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European Commission says small business vital for European jobs recovery

On the 9th of January 2013 the European Commission unveiled an action plan to “revolutionise entrepreneurial culture in Europe”.

In launching the plan EU Commissioner Antonio Tajani said:

"Above all we are talking about getting across a strong political message on the part of the EU Commission. As part of the re-launch of the industrial policy we want to focus on entrepreneurs, come up with new ideas and new ways of looking at entrepreneurship,"
"We have tried to come up with a proposal to remove obstacles to allow our economy to grow and therefore to effectively fight the crisis..."

The focus is on small and medium sized businesses to improve access to finance, reduce bureaucracy, and encourage second chances for bankruptcies that occur due to late payments.

The EU plan is available here.

We’ve extracted relevant parts of the report below to provide an overview summary

Brief ICA comment: It’s pleasing to see the EU formally recognise the importance of small business entrepreneurs to economic and jobs growth. We agree with the Commission that, without small business entrepreneurs, European economic jobs growth prospects are grim. The policy proposals look fine as they stand but unfortunately, typically of SME growth policies across the globe, the emphasis we see is on medium-sized businesses, not truly small business and there is certainly no recognition of the role of self-employed people. We don’t see the Commission taking as strong a cultural and policy shift as is needed to really ignite self-employed entrepreneurship.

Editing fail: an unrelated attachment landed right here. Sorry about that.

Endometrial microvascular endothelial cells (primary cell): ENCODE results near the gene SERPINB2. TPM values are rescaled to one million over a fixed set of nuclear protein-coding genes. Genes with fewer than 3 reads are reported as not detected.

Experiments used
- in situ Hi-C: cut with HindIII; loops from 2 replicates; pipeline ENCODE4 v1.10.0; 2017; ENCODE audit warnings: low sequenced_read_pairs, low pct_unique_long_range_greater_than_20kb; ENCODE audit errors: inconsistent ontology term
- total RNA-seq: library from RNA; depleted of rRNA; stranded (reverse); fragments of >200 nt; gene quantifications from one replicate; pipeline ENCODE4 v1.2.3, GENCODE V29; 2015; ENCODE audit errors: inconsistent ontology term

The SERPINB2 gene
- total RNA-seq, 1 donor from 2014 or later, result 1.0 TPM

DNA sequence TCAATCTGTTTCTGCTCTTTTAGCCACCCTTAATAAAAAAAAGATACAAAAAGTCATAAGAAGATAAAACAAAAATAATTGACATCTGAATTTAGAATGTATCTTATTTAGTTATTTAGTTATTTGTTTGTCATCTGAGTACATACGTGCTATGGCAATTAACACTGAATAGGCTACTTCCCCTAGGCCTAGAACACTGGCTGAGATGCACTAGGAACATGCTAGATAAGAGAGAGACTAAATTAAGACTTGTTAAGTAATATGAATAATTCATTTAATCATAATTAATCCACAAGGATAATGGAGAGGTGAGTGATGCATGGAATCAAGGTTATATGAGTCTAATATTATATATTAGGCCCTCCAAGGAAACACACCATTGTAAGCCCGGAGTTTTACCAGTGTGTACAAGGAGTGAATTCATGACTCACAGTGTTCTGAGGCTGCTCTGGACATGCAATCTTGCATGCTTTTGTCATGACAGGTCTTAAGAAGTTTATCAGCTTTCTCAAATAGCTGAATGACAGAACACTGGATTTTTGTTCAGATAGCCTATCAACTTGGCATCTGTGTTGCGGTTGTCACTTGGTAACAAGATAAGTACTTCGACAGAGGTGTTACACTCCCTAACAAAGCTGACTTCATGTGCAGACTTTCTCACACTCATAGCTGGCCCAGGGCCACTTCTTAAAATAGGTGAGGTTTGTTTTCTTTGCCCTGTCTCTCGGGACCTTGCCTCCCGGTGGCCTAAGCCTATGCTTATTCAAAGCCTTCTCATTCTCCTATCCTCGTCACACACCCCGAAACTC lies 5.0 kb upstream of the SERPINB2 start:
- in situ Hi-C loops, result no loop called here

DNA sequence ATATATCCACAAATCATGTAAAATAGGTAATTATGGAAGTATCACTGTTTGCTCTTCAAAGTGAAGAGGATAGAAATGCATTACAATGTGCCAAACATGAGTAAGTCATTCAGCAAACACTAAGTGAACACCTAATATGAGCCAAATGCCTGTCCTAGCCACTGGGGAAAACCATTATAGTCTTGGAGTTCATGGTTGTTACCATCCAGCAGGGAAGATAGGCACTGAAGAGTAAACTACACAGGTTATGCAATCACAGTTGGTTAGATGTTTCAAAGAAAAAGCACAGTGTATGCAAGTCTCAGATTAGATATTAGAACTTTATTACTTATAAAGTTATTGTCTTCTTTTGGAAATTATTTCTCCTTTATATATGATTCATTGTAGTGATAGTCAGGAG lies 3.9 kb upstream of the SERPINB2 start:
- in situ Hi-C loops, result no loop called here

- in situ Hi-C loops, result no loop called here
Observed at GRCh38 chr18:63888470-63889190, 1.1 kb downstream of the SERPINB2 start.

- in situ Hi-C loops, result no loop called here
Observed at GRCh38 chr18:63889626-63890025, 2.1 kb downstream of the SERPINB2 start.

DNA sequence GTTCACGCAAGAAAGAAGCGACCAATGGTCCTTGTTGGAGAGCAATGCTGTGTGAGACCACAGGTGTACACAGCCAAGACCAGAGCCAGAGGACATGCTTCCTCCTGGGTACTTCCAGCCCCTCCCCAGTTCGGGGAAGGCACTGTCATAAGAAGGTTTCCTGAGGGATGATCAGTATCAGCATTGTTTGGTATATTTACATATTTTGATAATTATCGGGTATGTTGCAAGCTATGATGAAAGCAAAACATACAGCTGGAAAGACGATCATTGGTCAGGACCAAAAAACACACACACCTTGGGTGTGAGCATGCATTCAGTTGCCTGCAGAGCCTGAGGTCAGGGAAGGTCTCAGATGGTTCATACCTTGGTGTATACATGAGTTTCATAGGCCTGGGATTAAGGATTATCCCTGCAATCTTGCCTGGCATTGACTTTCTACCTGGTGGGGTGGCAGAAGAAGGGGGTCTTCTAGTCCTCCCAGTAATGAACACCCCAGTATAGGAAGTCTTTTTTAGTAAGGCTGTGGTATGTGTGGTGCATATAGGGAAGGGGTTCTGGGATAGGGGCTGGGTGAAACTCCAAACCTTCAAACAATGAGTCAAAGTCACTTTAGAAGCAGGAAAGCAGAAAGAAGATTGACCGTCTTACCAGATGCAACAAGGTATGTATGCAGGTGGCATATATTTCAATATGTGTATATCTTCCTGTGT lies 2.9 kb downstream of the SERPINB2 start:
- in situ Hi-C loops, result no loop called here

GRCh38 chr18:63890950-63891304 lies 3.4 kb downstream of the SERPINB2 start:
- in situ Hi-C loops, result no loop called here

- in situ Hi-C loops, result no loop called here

Further, probably the most important policy is the reduction of small business regulation, particularly in the area of employment regulation. But given the history and culture of the EU, and in particular the European Commission, the prospects for the necessary scale of change, to make a difference, is probably remote.

Summary EU Entrepreneurship Plan

Extracts from the European Commission Plan, January 2013. (Headings by ICA)

The European Problem and fine ideals

Since 2008 Europe has been suffering the effects of the most severe economic crisis it has seen in 50 years: for the first time in Europe there are over 25 million unemployed and in the majority of Member States small and medium-sized enterprises (SMEs) have not yet been able to bounce back to their pre-crisis levels.

To bring Europe back to growth and higher levels of employment, Europe needs more entrepreneurs. It is based on three pillars:
  • developing entrepreneurial education and training;
  • creating the right business environment;
  • role models and reaching out to specific groups.
To make entrepreneurship the growth engine of our economy, Europe needs a thorough, far-reaching cultural change.

The principle of "think small first" must become the touchstone of European and national policies.

We must work on ensuring that being an entrepreneur is an attractive prospect for Europeans.


The specifics

New businesses need specific care. There are six key areas where action is needed to remove existing obstacles impeding their creation and growth:
  • Access to finance
  • Support for entrepreneurs in the crucial phases of the business lifecycle and their growth